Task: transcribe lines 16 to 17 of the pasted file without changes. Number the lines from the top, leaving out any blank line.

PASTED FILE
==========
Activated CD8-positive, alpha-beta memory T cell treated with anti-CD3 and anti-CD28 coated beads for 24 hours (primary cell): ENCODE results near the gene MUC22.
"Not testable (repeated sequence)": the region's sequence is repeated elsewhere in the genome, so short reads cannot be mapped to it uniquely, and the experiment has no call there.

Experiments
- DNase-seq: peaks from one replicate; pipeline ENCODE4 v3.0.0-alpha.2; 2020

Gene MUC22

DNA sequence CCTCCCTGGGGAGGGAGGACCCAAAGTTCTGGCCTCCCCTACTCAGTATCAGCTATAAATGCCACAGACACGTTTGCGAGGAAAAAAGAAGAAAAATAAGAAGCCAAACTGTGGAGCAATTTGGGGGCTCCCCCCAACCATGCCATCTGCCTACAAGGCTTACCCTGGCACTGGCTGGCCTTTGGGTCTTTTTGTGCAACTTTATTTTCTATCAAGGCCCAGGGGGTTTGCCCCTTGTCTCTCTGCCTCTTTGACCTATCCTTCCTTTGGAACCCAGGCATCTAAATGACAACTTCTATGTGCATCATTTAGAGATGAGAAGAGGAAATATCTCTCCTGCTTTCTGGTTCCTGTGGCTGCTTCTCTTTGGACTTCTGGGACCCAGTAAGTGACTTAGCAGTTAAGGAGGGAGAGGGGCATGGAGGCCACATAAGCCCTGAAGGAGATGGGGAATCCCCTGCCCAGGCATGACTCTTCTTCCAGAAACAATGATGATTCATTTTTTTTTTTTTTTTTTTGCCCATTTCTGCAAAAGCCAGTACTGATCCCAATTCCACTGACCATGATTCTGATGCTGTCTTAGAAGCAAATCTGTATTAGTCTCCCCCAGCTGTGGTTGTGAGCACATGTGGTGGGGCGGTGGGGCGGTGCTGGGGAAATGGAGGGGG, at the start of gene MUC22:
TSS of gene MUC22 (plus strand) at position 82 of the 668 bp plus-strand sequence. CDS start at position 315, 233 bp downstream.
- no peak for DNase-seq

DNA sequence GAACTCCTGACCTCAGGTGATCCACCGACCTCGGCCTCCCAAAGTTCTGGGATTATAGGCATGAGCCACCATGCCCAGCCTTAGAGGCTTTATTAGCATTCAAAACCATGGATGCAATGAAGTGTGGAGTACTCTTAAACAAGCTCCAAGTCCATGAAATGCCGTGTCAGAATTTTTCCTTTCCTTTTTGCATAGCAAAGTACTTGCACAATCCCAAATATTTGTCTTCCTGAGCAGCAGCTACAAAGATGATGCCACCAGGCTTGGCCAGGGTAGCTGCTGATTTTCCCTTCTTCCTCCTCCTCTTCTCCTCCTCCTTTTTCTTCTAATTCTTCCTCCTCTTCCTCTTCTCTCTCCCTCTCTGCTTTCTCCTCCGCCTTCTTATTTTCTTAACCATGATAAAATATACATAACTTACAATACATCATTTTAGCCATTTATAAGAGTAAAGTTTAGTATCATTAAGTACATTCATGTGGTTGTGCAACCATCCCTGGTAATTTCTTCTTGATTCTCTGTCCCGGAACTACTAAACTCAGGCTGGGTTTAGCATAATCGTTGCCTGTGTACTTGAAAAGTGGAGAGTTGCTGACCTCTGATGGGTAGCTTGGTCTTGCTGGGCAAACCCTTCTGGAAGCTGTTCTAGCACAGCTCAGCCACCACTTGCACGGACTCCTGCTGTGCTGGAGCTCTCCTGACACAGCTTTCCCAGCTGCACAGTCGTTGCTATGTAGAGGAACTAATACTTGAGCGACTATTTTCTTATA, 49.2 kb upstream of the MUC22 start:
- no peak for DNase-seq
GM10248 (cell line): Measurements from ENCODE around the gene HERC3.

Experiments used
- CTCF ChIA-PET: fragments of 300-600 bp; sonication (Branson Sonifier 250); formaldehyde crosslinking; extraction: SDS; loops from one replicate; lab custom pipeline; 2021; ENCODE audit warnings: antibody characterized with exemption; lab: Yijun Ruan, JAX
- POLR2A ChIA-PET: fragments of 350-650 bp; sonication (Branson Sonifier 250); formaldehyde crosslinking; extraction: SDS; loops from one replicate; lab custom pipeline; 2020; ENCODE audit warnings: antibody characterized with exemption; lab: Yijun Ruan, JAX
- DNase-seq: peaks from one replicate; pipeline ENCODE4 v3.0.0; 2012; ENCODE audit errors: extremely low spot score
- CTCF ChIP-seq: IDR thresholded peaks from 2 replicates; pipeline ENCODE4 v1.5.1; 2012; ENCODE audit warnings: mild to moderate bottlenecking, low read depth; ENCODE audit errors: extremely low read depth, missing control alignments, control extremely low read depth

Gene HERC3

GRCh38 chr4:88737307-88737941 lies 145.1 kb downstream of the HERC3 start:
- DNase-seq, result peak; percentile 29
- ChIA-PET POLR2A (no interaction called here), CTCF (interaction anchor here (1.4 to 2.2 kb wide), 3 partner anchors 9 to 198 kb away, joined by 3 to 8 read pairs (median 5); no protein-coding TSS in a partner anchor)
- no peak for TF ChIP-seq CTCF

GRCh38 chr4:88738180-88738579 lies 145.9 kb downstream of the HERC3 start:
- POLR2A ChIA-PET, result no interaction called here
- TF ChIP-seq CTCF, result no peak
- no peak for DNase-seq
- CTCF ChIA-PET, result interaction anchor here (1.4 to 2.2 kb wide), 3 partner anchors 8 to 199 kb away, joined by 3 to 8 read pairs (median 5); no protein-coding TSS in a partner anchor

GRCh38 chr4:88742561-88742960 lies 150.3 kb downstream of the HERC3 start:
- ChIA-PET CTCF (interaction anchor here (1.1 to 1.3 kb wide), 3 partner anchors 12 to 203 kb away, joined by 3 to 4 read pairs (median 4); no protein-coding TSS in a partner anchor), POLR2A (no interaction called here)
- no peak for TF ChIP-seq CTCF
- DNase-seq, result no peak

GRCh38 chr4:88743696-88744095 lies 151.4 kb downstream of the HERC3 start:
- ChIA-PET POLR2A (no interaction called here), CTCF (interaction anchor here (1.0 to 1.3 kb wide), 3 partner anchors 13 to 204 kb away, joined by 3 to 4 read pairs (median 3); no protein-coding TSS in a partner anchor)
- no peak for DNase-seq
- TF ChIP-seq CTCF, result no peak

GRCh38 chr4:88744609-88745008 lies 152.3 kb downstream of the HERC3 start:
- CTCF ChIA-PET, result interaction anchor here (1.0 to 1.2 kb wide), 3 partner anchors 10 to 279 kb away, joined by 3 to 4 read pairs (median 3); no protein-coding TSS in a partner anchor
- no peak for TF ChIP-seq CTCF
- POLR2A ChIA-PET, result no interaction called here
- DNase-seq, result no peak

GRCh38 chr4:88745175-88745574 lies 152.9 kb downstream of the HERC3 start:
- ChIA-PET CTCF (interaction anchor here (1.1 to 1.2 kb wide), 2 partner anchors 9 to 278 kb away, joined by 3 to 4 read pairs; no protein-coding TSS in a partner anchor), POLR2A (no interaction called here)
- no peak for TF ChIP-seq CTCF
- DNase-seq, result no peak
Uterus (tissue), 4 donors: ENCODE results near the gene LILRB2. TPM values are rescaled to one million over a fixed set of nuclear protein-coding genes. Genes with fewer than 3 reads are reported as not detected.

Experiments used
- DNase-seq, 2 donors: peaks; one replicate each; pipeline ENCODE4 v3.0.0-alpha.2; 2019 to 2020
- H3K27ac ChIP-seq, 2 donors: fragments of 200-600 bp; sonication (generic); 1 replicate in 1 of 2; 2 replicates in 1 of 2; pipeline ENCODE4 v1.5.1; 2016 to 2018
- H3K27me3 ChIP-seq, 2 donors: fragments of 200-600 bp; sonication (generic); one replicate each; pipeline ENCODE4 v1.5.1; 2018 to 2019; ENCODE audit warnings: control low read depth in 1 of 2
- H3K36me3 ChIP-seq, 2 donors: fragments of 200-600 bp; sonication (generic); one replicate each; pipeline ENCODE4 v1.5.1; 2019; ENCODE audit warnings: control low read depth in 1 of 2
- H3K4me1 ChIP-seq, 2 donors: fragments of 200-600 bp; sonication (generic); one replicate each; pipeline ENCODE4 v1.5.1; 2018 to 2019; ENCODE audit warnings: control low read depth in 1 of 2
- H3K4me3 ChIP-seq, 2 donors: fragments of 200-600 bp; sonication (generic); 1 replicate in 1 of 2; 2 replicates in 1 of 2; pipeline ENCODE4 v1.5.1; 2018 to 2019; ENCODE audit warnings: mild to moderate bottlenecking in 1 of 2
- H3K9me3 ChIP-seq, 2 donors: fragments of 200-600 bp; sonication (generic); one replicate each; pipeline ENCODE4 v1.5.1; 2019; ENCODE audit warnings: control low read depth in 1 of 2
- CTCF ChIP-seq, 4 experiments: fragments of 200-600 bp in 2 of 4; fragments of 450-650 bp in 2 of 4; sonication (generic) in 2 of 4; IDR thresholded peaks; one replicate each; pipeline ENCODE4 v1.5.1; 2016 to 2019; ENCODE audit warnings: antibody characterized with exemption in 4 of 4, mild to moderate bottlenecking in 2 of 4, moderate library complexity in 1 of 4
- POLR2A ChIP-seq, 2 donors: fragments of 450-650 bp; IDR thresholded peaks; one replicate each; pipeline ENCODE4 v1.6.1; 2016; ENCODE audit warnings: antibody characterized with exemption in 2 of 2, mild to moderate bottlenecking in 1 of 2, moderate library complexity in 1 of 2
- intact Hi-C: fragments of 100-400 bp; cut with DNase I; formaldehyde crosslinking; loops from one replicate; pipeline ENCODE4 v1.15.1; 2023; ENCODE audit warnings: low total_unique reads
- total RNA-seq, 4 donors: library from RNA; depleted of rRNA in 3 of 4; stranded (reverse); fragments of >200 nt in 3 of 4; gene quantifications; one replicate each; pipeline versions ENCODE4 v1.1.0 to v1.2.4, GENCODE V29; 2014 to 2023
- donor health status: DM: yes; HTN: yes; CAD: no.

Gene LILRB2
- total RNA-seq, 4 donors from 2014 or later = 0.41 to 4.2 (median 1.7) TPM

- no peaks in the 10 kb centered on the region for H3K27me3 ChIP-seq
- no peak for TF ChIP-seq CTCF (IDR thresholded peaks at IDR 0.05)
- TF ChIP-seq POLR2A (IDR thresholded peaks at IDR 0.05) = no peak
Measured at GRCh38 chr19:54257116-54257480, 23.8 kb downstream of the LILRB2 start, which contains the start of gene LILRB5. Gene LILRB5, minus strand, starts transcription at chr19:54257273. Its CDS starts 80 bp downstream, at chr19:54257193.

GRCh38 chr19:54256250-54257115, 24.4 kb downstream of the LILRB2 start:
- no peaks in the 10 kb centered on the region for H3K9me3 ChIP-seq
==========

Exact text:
- CTCF ChIP-seq: IDR thresholded peaks from 2 replicates; pipeline ENCODE4 v1.5.1; 2012; ENCODE audit warnings: mild to moderate bottlenecking, low read depth; ENCODE audit errors: extremely low read depth, missing control alignments, control extremely low read depth

Gene HERC3